Mary Fowler, aged 68, presents to the emergency department, or ED, with vomiting and abdominal pain and distention.
Mary has a history of a paraesophageal hiatal hernia with symptoms of gastroesophageal reflux disease, or GERD, which she normally manages with lifestyle modifications and acid-reducing medications.
Her symptoms worsened over the last 2 days, and she has been unable to keep food or liquid down over the last 24 hours.
Mary is diagnosed with a large incarcerated paraesophageal hiatal hernia, confirmed with an abdominal X-ray and computerized tomography, or CT scan.
She will be cared for in the ED while she awaits surgical repair of her hernia.
A hiatal hernia occurs when part of the stomach moves up, or herniates, into the chest through the hiatus, which is the opening in the diaphragm for the esophagus as it enters the abdominal cavity.
Underneath the diaphragm, the esophagus then connects with the stomach to form the gastroesophageal junction and the lower esophageal sphincter, or LES, a ring of muscles that opens to allow food and liquids into the stomach and closes to keep gastric contents from coming back up through the esophagus.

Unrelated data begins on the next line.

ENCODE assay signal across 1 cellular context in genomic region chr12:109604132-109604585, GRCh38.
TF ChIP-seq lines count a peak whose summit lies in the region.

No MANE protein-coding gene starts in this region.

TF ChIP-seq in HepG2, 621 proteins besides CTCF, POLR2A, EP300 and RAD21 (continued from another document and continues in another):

There are two main types of hiatal hernias.
The most common type is a sliding hernia, where the gastroesophageal junction slides up and down through the hiatus.
Less common are paraesophageal hernias, where parts of the stomach roll up through the hiatus, forming a pocket next to the esophagus.
The risk of developing a hiatal hernia increases if the diaphragm is weakened from trauma, abdominal surgery, or smoking.
Likewise, anything that increases pressure inside the abdomen, like coughing, obesity, pregnancy, straining, or heavy lifting increases the risk of hernia development.